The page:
The Alex K solution works great, and performs well as long as the files are relatively small. But if the files become big, performance can become a major problem.
I set up a test with 4 files - 3 small files less then 1Kbyte, plus 1 large ~1Mbyte file. WARNINGs were scattered through the files, including near the beginning and end of the large file.
The Alex K solution took 4.75 minutes to complete! The problem is the entire result set of the FINDSTR within the FOR IN() must be cached, and Windows does this very inefficiently with large data sets.
Also, the solution has a potential problem in that it will corrupt any file names and/or data lines that contain
! because of delayed expansion. This can be fixed by toggling delayed expansion on and off appropriately, also taking care to preserve variable values across ENDLOCAL border as needed.
It is much faster to write the results to a temporary file and then use FOR /F to read the temporary file. I modified the code to use a temp file (not shown), and the time was cut to 43 seconds.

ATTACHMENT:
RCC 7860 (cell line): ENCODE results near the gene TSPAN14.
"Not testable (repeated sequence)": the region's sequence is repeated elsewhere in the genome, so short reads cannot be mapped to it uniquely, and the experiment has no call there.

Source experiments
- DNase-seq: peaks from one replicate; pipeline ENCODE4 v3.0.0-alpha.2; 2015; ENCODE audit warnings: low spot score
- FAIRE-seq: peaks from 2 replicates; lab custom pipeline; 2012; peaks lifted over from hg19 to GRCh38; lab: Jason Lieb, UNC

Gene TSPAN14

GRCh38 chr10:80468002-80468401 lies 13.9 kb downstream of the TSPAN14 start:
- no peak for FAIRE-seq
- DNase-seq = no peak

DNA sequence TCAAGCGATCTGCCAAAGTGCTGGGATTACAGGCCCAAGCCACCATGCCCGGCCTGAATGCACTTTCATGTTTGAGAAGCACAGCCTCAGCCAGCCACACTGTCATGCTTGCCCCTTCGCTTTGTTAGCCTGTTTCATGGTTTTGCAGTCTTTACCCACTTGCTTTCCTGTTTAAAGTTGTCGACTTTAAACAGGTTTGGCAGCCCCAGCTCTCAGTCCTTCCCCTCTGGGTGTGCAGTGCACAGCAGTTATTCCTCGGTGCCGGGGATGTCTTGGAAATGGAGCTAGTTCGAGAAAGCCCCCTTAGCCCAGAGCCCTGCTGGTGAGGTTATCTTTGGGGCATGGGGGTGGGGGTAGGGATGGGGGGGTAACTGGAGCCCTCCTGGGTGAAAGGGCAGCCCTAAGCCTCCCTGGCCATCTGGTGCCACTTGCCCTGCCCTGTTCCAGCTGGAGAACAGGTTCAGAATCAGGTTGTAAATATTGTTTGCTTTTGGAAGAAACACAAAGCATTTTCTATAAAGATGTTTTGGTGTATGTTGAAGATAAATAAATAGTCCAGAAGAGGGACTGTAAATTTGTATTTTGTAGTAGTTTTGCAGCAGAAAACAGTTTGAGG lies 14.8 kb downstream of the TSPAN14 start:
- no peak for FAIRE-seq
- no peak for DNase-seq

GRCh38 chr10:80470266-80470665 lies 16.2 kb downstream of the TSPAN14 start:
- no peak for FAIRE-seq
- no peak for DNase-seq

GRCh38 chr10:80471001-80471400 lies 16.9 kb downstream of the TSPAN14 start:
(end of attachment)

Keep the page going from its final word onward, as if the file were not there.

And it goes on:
But there is still a much faster solution. The FOR loop is extremely slow at reading a file when compared to the speed of FINDSTR. Below is a solution that uses FINDSTR to search each file once for every warning, plus 2 more times. It seems like a lot of extra work, but the time to complete my test case is cut to 1 second!
This solution also eliminates any problems due to
! in either file names or file content.
The solution is optimized for cases where the number of WARNINGs is relatively small compared to the number of lines within the file. If the number of WARNINGs begins to approach the number of lines in the file, then it will actually become slower than the middle solution described above.
This solution also prefixes each warning with the name of the file and the line number.
for /f "tokens=1,2 delims=:" %%A in ('findstr /m WARNING %searchFiles% nul') do (
findstr /n "^" "%%A" nul >%tempFile%
findstr /n WARNING "!file!" >%tempFile2%
for /f "usebackq delims=:" %%N in (%tempFile2%) do (
if %%N==!next! (set "current=") else set current=/c:"!file!:%%N:"
set /a "next=%%N+1"
findstr /bi !current! /c:"!file!:!next!:" %tempFile%
del %tempFile% 2>nul
del %tempFile2% 2>nul
/I option in the last FINDSTR logically should not be necessary. It is there to protect against a bug where FINDSTR sometimes has problems with multiple literal search strings of different lengths.